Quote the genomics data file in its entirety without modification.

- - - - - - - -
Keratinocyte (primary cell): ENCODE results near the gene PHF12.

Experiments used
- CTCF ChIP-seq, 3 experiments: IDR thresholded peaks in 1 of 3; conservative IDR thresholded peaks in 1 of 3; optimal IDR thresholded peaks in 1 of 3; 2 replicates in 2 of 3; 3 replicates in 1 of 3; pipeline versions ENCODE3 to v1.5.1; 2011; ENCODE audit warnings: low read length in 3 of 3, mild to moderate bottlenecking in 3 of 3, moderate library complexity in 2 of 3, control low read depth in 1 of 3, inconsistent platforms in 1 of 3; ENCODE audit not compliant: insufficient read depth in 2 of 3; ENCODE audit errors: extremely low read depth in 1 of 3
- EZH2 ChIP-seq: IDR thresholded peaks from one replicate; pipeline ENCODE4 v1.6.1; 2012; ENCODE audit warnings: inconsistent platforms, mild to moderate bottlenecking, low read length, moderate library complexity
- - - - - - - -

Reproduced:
Keratinocyte (primary cell): ENCODE results near the gene PHF12.

Experiments used
- CTCF ChIP-seq, 3 experiments: IDR thresholded peaks in 1 of 3; conservative IDR thresholded peaks in 1 of 3; optimal IDR thresholded peaks in 1 of 3; 2 replicates in 2 of 3; 3 replicates in 1 of 3; pipeline versions ENCODE3 to v1.5.1; 2011; ENCODE audit warnings: low read length in 3 of 3, mild to moderate bottlenecking in 3 of 3, moderate library complexity in 2 of 3, control low read depth in 1 of 3, inconsistent platforms in 1 of 3; ENCODE audit not compliant: insufficient read depth in 2 of 3; ENCODE audit errors: extremely low read depth in 1 of 3
- EZH2 ChIP-seq: IDR thresholded peaks from one replicate; pipeline ENCODE4 v1.6.1; 2012; ENCODE audit warnings: inconsistent platforms, mild to moderate bottlenecking, low read length, moderate library complexity